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  1. #1
    Join Date
    Feb. 19, 2011
    Location
    Portland, OR
    Posts
    836

    Default She is prone to gas colic

    A friend just called me about his gas colic prone horse after vet left, asking for my advice. I have minimal experience with gas colic prone horses, so I am hoping that someone else here can give advice.

    Vet was just there. Vet gave banamine, and I think tubed fluids(?). Vet said to feed horse some sand clear for a week and to put on probiotics. Horse's owner is asking me if he should give her a round of ulcergard after sand clear. I said it depends. He was wondering if ulcers would cause the flehmen response. I said that response is not a typical sign of ulcers. Then I found out more about how the horse is managed and said, sure maybe she could have ulcers.

    I didn't have much to add since I don't have much experience with that except maybe try Succeed or oat flour?

    Here are details on the horse:

    16 yr old fat mare who has been known to colic (mainly flehmen response) in past after eating spring grass (horse not on grass).

    Owner is very out of touch with horse care, and has a lady who is in charge of worming. Said horse recently wormed but no idea with what. Said horse was wormed "awhile ago" with a power pack.

    Horses are only fed 2x per day, 2 flakes diet hay a.m., 2 flakes p.m. - in some sort of weird slow hay feeder that the horse has to work on to get hay out of? (not sure of name, plus I haven't seen feeders).

    1/2 scoop senior in a.m. plus vitamins.

    Sometimes feeder is pushed outside into sand/gravel paddock when horse tries to get hay out.

    Horses do not go out in grass pastures because they are all too fat. They get turned out sometimes in pea gravel indoor arena, and this mare is worked 3 days per week by the lady.


    I suggested breaking up the two feedings/4 flakes of hay per day into 3-4 feedings which is more natural, not allowing hay feeder to go into sand paddock, and also trying Succeed or oat flour.

    Does anyone have any other advice?

    Thanks



    .
    Last edited by Dutch Lovin' Dressage Rider; May. 30, 2012 at 10:26 PM.



  2. #2
    Join Date
    Apr. 13, 2007
    Location
    North San Diego County, CA
    Posts
    1,068

    Default

    Equi-Spazz. It is a Digel or Gas-X in a paste tube for horses. Works wonders in 15 minutes. Does not mask serious symptoms. If no relief within 30 min, you probably need a vet.

    You can give it if you just suspect colic (flehman is my mare's sign, too), which does wonders for the owner as well.

    It's $15 a tube, and I keep a few on hand.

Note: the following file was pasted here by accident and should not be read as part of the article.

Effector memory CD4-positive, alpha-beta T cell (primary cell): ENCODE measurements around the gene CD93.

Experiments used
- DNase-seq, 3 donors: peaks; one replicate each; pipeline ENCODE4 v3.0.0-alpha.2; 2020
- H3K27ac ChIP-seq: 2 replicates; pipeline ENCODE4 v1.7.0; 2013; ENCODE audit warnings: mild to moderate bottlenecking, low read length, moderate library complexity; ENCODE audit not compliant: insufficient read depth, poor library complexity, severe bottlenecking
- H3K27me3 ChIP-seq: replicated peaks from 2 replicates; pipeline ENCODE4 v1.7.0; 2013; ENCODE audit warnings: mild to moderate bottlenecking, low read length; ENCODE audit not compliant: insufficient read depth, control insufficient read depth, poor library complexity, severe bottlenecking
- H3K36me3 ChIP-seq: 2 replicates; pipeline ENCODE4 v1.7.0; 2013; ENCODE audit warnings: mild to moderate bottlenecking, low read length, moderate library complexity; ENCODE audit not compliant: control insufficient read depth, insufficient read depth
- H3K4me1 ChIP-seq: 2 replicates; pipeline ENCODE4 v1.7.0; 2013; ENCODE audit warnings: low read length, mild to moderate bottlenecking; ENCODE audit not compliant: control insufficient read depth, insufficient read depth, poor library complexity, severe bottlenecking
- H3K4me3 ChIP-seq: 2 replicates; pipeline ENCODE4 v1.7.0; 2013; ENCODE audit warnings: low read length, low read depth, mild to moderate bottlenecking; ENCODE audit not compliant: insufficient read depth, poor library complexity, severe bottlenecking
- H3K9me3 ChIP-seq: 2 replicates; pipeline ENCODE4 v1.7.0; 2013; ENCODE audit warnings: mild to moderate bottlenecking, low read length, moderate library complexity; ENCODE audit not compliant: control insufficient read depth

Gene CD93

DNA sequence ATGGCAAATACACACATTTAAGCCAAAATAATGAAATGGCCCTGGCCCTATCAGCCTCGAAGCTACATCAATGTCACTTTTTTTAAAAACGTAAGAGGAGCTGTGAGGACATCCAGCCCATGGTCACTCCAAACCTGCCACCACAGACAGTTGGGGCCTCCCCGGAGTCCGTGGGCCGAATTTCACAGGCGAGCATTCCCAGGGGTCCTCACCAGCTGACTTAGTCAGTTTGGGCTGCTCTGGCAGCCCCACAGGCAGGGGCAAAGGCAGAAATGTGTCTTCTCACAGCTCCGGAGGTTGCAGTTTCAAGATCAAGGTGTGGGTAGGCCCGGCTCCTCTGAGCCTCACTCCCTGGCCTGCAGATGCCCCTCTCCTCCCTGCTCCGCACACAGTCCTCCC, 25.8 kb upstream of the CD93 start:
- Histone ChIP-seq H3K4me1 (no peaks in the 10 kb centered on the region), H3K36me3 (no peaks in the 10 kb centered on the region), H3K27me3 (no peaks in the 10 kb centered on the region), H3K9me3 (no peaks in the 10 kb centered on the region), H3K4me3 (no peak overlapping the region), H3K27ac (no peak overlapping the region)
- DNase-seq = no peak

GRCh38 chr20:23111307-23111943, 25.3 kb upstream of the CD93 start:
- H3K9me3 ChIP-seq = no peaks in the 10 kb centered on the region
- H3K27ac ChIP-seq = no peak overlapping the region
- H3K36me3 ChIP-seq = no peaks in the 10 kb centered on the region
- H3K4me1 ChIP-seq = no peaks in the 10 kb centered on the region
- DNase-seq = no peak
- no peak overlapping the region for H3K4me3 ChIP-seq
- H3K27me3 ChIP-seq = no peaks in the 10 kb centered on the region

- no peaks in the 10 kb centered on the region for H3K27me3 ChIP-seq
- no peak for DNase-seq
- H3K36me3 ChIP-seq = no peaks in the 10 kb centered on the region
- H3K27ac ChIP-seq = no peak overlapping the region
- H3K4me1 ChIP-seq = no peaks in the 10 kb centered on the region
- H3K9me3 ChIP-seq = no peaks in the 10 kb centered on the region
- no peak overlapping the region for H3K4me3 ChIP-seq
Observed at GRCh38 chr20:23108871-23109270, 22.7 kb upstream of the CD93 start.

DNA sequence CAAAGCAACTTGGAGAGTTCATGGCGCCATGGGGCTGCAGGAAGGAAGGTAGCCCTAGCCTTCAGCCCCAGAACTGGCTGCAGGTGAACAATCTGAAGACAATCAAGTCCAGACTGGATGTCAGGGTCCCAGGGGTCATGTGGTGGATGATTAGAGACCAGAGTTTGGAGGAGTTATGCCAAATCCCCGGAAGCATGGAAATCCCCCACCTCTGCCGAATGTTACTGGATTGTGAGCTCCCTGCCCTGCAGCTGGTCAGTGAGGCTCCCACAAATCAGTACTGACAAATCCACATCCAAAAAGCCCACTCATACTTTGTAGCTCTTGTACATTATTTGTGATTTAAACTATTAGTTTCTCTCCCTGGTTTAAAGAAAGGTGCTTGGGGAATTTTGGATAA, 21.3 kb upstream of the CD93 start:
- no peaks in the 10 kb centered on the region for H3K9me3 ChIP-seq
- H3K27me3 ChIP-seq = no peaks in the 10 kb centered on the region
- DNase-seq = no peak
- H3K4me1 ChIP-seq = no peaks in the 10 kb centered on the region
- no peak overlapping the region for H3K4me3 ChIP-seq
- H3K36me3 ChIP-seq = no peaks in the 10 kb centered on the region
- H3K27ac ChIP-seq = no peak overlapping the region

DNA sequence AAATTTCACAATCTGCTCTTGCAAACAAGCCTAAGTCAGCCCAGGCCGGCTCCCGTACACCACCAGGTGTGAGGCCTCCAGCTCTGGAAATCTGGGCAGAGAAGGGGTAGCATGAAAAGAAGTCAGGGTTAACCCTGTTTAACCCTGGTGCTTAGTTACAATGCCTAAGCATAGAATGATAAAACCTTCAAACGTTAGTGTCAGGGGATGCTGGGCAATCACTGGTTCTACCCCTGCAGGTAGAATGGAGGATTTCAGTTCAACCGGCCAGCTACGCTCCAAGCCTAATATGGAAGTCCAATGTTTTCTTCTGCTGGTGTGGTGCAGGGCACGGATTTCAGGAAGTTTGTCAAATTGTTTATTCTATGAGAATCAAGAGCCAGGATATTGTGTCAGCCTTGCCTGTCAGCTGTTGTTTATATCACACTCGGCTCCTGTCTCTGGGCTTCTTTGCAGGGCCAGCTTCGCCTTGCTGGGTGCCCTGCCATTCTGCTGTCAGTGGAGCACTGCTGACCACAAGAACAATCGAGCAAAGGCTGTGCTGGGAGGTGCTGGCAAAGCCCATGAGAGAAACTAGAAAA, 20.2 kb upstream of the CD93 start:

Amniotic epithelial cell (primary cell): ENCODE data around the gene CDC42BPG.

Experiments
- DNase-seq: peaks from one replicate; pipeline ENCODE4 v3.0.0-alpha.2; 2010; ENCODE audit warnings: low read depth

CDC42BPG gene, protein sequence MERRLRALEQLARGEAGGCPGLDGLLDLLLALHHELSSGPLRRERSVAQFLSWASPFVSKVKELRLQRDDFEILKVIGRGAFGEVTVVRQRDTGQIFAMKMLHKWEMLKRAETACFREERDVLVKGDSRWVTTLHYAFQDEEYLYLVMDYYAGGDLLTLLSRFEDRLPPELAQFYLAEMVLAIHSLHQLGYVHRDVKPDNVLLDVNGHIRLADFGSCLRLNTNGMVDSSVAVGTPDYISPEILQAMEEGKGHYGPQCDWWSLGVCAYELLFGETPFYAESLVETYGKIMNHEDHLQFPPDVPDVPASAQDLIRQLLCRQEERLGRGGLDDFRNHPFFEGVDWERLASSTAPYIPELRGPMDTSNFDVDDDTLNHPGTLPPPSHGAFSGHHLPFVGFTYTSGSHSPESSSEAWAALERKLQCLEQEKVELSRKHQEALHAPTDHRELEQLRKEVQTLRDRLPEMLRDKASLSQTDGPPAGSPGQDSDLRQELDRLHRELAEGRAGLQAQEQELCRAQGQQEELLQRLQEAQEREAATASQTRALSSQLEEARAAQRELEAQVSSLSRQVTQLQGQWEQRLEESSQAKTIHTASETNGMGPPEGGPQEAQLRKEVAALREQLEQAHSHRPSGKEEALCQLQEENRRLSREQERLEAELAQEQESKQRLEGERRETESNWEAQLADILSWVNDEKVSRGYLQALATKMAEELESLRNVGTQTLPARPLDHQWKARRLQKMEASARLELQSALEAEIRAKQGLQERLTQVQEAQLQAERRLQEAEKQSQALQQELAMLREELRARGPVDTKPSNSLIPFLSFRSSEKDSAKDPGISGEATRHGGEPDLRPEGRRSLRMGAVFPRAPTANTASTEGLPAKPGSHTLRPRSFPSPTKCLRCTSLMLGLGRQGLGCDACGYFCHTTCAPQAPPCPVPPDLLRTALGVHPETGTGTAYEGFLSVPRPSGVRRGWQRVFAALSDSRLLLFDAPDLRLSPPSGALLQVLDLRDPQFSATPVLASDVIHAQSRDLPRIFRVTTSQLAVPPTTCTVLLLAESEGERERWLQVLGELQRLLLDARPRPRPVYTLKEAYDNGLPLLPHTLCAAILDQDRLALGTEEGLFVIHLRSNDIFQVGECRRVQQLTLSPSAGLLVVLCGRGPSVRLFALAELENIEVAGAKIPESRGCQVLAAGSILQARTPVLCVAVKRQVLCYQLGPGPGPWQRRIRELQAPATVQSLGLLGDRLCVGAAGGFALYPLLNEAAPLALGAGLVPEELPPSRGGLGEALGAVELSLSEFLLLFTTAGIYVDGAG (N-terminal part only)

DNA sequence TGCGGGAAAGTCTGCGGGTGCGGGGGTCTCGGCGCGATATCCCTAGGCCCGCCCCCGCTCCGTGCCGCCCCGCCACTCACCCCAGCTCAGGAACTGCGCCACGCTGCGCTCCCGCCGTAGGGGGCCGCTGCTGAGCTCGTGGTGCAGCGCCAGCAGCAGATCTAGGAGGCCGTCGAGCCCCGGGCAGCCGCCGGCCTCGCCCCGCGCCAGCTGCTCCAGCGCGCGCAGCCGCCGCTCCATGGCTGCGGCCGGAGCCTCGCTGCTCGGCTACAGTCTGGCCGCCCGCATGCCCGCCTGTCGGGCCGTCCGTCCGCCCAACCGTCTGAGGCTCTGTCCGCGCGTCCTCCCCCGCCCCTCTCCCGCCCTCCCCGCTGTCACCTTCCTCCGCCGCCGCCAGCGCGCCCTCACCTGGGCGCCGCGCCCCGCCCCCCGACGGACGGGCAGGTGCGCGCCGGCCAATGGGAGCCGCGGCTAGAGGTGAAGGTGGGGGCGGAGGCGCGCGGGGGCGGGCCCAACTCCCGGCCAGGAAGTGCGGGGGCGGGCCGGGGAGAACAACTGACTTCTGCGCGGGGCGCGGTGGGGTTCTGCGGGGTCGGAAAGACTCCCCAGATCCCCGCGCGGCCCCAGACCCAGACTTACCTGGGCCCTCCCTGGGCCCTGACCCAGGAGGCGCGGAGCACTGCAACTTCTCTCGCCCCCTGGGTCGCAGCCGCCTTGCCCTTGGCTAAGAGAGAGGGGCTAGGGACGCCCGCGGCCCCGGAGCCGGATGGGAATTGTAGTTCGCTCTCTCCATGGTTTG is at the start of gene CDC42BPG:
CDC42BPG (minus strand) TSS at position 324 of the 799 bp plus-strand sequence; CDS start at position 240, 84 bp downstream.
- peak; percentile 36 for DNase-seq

3. #3
    Join Date
    Jan. 6, 2003
    Location
    CT
    Posts
    3,249

    Default

    Horses exhibit pain in any number of different ways. This mare's flehmen response isn't indicative of ulcer/ gas/ displacement any more than pawing or flank watching is of impaction or torsion.

    Horses become 'gassy' for a number of reasons. It's possible there's a problem with her stomach, yes, based upon what her food regimen is. But it's also very possible that there's an obstruction that intermittently blocks/ slows the passage of digesta, slowing fermentation, increasing gas.

    I once knew a horse like this one, who suffered from 'intermittent gas colic'. Seemed every 10 days to 2 weeks he'd colic. Lived on Neighlox, extruded feed, never an empty belly, dewormed regularly, managed closely. Never saw an improvement in the 3+yrs I knew him. Lost touch with him when I moved on, only to later meet him on the surgery table for a bad colic some 5yrs later. He had a strangulating lypoma the size of a baseball.. and fully recovered.

    Knew another mare, same backstory. Same end result after laparotomy. Both of these horses were 'fat', as you describe yours..

    Can your friend afford surgery if he continues?



  4. #4
    Join Date
    Feb. 28, 2008
    Posts
    3,866

    Default

    My morgan is prone to gas colics, had a run of them until I figured out the triggers, for him it was clover in his pasture along hay that was very high in WSC. I had put up 3 kinds of hay that year and tested them all. One, a brome, was low in everything except WSC which was super high. Katy Watts suggested its possibly very high fructans which ferment in the gut causing excessive gas. Hay looked ordinary from every angle, one would never suspect the crazy high WSC. And all the hay came from the same farmer, only the brome was off kilter.

    I noticed every time I fed the brome he became gassy. If I fed brome and let him graze a bit on the pasture with clover, we would have a gas colic. And he displays his discomfort with a flehmen while either moonwalking or parking out.

    While my morgan is fat now, he was not that fat at the time. Very hard to manage weight on though.

    I found that 1 tb of ground ginger (powder) in his feed eliminated gas and he never gas colicked again, despite sometimes getting either clover or brome. I did make sure he never had both simultaneously again however, and if I do ever get a hay with unusually high WSC I'm going ot have to restrict grazing again.

    FWIW I too have the equi-spazz and never used it, I bought it around the time I started the ginger.
    healthywhitetea.com castingforrecovery.org
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    Life, like all other games, becomes fun when one realizes that it's just a game – Nerijus Stasiulis



  5. #5
    Join Date
    Jul. 15, 2003
    Posts
    732

    Default

    Plain old ordinary x-tra strength Gas-x Tablets work fine and are much cheaper. Many horses will eat them right out of your hand if they are the right flavor. My b/o's protocol when horses show any sign of colic includes 1 Gax-X per 100 lbs, which has been the vet's recommendation for many years. We keep boxes of the stuff for emergency use.



  6. #6
    Join Date
    Dec. 7, 2001
    Location
    Cullowhere?, NC
    Posts
    8,537

    Default

    Wouldn't it take rather a long time for something like Gas-X to get to where the gas buildup is in a horse? Isn't it usually in the cecum, which is pretty far along a pretty long gut system?
    "One person's cowboy is another person's blooming idiot" -- katarine

    Spay and neuter. Please.



  7. #7
    Join Date
    Apr. 13, 2007
    Location
    North San Diego County, CA
    Posts
    1,068

    Default

    I tried Gas-X tabs, but my mare isn't interested in eating if she is feeling colicky. So the paste is the answer.